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Uganda's ambitious infrastructure plan set to boost economy

Staff writer |
A ten-year, multibillion-dollar plan to upgrade Uganda's transportation network and power generation is poised to benefit the East African nation's citizens and those of neighboring countries, IMF economists said.

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In their regular review of the Ugandan economy, IMF staff said that the planned infrastructure overhaul—an $11 billion program over the next ten years through public investment and public-private-partnership arrangements—will have positive spillovers on agro-processing, manufacturing, and trade.

Upgrading the transportation network and electricity generating capacity is now Uganda's top economic priority. Over three fourths of Ugandans live in rural areas with most involved in agriculture, and only 14 percent of households use electricity.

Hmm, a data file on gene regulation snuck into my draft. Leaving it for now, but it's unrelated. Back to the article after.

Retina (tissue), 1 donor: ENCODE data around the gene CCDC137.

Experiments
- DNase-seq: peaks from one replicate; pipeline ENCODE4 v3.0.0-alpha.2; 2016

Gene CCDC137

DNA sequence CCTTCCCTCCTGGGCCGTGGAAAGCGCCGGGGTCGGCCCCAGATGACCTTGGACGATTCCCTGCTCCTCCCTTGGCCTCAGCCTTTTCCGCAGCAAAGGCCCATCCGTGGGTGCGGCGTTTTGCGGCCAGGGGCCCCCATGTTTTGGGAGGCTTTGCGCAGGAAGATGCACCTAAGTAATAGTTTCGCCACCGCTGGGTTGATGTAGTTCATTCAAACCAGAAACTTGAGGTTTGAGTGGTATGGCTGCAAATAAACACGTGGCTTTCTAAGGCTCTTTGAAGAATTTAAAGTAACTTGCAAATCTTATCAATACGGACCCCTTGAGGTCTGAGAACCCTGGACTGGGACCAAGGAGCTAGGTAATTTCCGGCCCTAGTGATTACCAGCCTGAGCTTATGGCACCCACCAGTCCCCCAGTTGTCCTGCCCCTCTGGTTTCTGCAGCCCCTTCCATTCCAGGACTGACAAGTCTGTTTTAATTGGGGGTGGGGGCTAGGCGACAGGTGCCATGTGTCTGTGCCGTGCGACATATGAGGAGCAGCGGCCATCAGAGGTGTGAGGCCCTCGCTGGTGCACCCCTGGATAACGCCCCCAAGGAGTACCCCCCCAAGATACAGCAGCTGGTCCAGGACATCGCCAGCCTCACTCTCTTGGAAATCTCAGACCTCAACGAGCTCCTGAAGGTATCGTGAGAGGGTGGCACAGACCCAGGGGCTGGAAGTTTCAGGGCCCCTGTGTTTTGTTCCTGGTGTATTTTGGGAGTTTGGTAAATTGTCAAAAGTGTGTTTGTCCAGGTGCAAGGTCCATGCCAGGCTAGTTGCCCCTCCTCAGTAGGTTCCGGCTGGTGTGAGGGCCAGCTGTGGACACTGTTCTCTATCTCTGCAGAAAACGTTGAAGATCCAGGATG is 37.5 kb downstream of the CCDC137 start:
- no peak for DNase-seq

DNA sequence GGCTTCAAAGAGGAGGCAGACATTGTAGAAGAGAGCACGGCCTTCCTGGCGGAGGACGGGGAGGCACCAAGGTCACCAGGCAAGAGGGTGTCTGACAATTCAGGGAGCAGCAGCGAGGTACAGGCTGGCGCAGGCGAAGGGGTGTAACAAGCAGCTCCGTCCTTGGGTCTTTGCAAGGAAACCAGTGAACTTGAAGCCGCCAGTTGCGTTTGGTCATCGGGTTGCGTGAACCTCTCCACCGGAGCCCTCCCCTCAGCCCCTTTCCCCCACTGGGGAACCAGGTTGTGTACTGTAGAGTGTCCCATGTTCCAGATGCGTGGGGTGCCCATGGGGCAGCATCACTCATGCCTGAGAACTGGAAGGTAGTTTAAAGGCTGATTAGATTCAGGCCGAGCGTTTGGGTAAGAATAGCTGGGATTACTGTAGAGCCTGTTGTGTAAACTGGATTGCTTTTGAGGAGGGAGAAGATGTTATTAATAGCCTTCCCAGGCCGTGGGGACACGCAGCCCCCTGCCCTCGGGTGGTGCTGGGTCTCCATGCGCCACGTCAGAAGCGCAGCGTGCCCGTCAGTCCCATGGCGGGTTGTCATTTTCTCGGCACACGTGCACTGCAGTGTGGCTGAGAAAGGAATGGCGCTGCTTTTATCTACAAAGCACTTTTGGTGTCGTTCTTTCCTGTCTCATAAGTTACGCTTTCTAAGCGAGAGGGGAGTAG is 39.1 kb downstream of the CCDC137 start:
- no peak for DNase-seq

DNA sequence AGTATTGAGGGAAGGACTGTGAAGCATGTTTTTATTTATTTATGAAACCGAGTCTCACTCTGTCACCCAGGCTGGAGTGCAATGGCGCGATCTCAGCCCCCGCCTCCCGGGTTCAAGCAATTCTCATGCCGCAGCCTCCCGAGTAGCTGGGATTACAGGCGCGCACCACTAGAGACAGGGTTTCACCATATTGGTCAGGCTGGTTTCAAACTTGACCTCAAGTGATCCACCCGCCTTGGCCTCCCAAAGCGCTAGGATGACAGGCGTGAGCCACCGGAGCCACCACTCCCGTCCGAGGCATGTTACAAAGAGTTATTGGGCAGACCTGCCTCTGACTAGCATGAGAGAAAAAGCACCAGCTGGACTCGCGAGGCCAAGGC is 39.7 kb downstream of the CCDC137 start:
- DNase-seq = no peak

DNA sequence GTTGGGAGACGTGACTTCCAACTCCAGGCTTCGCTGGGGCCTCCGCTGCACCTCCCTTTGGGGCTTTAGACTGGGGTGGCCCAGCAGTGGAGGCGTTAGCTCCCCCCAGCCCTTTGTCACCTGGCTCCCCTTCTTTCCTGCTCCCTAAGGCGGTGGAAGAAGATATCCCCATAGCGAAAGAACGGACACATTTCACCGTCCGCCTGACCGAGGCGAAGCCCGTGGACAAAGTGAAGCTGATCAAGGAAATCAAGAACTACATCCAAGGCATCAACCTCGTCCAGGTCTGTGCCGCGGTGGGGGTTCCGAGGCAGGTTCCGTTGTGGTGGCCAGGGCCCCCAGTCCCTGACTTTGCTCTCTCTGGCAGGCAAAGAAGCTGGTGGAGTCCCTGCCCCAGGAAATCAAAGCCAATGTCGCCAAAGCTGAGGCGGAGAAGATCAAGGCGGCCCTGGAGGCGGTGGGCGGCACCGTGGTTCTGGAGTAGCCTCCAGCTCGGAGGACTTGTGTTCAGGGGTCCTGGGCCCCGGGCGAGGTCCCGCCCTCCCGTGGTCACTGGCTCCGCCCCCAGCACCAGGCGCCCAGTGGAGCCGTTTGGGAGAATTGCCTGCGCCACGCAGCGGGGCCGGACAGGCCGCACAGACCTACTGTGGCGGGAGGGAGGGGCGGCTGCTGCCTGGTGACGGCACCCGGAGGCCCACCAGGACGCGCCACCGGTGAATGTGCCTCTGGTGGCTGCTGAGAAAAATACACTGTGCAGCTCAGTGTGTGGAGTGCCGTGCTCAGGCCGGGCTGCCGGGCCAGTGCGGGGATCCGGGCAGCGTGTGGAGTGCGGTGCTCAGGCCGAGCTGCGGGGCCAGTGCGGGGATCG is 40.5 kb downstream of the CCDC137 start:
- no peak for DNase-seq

A comprehensive road network and widespread access to electricity will connect farmers to trading centers, add value to production, and improve the population's welfare.

Upcoming oil production, expected to come on stream around 2021, requires new infrastructure that will be led by government investment with participation of the private sector, and will include the construction of roads, a crude oil pipeline, a small-scale refinery, and product pipelines.

Infrastructure improvements will also allow Uganda to maximize the benefits of regional integration with other East African Community partner states.

Uganda's expected electricity surplus will be exported to neighboring countries; and better roads, bridges, railways, and new pipelines will facilitate the movement of citizens across countries and the transportation of goods to seaports.


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